Just before Thanksgiving Gov. Kate Brown pardoned 47,114 Oregonians convicted of possessing small amounts of marijuana. If you listen to right wing talk radio you’d think she unleashed 47, 114 hardened criminals on the streets. Even though Halloween has come and gone and Republicans who won seats in Congress have moved on to Hunter Biden’s laptop, talk show hosts are still scaring listeners with talk of “feral man,” the “untamed social contagion” and how anyone walking down the street nowadays has to be “situationally aware every minute.” No wonder people are buying record numbers of guns. It isn’t just the passage of Measure 114.
Bill Meyer’s November 22 show featured criminologist Dr. Currie Meyers, a retired Kansas sheriff who teaches at a Catholic college there. He said a lack of faith dehumanizes people and drives them to commit crimes. According to the Pew Research Center about 35 percent of Americans are atheists. If Dr. Meyers’ thesis is correct all atheists should be behind bars by now. However, Federal Bureau of Prisons statistics show atheists are far less likely to commit crimes than the religious and world-wide the least religious countries have the lowest crime rates.
After the criminologist and Meyer talked of faithless bogymen running around creating havoc because they can’t see the reflection of Jesus in other people’s eyes, Josephine County Commission Chair Herman Baertschiger called in for his weekly chat. Baertschiger, sticking to the crime theme, took issue with all the supposed criminals Gov. Brown pardoned.
“I don’t understand decriminalizing everything,” said Baertschiger and pondered a society where houses have bars on the windows and businesses are wrapped in barbed wire. He then pointed out that Multnomah County has no public defenders so they are letting criminals walk too. He mumbled about how they defunded the police and prosecutors but didn’t mention the defender shortage is actually caused by a lack of lawyers willing to sacrifice pay for the joy of delving into the underside of society.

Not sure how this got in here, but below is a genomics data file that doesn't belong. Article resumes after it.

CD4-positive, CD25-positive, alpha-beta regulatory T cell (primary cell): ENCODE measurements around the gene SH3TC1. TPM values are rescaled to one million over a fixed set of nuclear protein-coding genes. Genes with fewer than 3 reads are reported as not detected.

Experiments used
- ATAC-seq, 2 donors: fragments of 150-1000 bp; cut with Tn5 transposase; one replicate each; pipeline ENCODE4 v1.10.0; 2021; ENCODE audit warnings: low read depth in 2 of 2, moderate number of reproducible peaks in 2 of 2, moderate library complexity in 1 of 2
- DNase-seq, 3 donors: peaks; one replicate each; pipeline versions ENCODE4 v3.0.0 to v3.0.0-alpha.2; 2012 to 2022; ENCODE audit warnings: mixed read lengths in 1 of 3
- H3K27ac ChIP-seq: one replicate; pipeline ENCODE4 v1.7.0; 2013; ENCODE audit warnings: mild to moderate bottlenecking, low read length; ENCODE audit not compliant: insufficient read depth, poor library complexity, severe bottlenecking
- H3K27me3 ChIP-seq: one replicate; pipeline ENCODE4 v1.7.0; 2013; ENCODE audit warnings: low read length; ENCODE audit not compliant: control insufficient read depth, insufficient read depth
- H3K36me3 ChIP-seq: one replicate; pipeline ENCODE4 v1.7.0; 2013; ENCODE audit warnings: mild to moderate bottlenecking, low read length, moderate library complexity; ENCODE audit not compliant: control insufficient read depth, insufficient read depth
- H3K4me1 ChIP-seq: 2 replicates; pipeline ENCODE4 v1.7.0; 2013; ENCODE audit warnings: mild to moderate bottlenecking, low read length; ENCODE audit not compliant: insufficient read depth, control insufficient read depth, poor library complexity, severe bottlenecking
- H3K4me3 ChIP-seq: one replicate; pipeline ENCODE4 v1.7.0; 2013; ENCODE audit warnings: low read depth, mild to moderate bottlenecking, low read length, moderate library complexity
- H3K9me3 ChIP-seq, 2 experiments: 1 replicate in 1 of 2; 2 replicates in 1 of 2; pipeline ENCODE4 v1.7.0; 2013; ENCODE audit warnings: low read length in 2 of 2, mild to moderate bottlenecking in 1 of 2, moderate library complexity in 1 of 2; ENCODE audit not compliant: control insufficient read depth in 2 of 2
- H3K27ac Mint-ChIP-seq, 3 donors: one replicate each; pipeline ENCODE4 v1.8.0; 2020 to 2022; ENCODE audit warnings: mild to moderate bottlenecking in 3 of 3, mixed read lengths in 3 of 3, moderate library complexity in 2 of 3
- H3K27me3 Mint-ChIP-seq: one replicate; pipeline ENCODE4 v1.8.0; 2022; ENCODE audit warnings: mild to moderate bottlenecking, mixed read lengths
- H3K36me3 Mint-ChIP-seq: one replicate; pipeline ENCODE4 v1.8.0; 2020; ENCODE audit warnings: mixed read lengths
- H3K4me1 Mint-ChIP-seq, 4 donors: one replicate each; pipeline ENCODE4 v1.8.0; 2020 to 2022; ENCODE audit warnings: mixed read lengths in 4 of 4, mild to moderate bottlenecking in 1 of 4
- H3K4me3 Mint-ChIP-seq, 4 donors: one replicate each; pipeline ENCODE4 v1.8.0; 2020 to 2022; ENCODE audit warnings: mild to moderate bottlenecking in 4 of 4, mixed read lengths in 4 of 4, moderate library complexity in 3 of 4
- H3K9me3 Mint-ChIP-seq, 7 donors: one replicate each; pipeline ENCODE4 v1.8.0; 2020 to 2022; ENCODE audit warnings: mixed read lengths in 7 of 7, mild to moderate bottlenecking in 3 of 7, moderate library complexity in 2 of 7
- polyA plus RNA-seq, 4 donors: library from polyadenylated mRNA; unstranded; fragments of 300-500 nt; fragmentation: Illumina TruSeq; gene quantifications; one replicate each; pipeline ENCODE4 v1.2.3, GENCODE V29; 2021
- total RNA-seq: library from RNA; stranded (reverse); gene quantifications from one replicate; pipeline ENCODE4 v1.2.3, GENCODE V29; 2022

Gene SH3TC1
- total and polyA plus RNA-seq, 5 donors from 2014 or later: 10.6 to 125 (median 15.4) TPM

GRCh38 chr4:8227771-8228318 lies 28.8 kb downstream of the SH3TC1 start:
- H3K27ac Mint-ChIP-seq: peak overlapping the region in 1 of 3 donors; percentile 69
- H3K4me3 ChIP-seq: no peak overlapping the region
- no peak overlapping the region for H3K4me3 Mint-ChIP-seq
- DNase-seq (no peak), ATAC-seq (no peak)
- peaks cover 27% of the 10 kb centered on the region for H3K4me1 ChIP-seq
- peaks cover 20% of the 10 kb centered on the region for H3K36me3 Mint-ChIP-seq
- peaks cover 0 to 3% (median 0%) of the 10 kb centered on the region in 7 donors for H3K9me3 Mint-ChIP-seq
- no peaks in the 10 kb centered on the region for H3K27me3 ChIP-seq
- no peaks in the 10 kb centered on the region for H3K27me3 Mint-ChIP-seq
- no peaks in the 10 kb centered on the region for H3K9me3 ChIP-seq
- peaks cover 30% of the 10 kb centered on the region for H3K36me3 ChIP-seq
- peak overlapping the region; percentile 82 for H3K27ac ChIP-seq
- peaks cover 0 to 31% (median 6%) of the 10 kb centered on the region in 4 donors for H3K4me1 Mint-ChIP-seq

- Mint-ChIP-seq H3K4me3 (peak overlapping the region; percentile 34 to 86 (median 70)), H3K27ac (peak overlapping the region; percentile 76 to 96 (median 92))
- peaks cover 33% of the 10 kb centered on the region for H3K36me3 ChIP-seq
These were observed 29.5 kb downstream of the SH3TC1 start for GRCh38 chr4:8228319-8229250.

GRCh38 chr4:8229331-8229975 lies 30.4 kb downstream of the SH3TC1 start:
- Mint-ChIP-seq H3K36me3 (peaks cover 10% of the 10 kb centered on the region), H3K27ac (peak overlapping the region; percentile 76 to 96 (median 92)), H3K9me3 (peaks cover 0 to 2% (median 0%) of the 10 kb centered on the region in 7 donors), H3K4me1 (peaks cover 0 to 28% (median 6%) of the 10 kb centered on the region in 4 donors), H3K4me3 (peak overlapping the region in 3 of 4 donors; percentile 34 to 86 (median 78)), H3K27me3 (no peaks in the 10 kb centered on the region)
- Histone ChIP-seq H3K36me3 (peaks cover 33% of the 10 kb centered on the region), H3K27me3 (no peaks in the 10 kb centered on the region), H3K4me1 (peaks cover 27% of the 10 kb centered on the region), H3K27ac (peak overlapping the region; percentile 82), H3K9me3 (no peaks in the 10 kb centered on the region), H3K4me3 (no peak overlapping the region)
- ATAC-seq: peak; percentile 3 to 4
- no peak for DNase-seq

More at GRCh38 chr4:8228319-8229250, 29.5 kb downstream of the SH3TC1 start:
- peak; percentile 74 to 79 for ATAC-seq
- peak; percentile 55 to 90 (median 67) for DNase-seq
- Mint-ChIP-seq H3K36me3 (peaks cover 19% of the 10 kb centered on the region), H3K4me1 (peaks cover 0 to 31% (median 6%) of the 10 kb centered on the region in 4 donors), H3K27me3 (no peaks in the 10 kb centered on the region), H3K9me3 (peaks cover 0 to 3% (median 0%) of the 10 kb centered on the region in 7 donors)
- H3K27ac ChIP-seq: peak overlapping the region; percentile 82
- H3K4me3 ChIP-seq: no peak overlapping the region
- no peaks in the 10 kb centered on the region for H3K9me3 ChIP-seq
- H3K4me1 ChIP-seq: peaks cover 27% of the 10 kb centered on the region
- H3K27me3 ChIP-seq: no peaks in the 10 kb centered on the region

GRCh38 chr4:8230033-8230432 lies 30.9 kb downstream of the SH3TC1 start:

Measure 111, amending the state’s Constitution to create a new fundamental right, in this case affordable health care, was Baertschiger’s next object of scorn. He predicted it would cause a huge increase in Oregonian’s tax rate “coming on the back of payroll, that’s my guess.” Measure 111 is more of a philosophy than a mandate at this point, however. It basically says access to healthcare is a fundamental right along with life, liberty and the pursuit of happiness, which will guide legislators going forward.
After grousing about other measures voters in Oregon approved in November, Meyer and Baertschiger got down to 114, which requires a longer permit process to buy a gun and bans magazines over 10 rounds. Baertschiger claimed the measure was born outside the state and got on the ballot because Michael Bloomberg financed professional petition circulators from New York to gather signatures by asking people if they were against school shootings. There is no evidence in campaign finance reports so far that supports that claim. Measure 114 was put on the ballot through the efforts of Lift Every Voice Oregon, a coalition of faith-based communities and others fed up with the proliferation of mass shootings. Top donors in favor of the measure include the National Education Society and Everytown for Gun Safety. Top donors fighting the measure include the Oregon Firearms Federation which is now fund-raising off it’s passage.
Earlier a man called in to Meyer’s show with a solution to the homeless problems in Oregon. Dismantle warming stations and the homeless will all go south just like migratory birds do, he said. If the homeless start freezing to death they’ll leave, he concluded, which must have had Meyer’s listeners envisioning hundreds of frozen zombies marching down I-5 to Arizona. The homeless used to be migratory in Oregon because of it’s cold, wet winters but now do-gooders put up warming shelters which encourages them to stay, he said. He didn’t explain why the homeless were still in Grants Pass, which so far this winter has had no warming shelter, or why there are always homeless people who refuse to go to warming shelters when they are offered.
Josephine County Republican Party Chair Holly Morton called in to add her her two cents by saying there should be no low-barrier shelters because people need to behave themselves if given a bed and a meal. Meyer complained that if Portland builds low-income housing for these people they won’t take care of the properties and they’ll just be “shooting galleries” for people on drugs. He joked that places where butane honey explosions have taken place should be designated for urban campgrounds. Morton agreed but it was unclear if she got Meyer’s joke.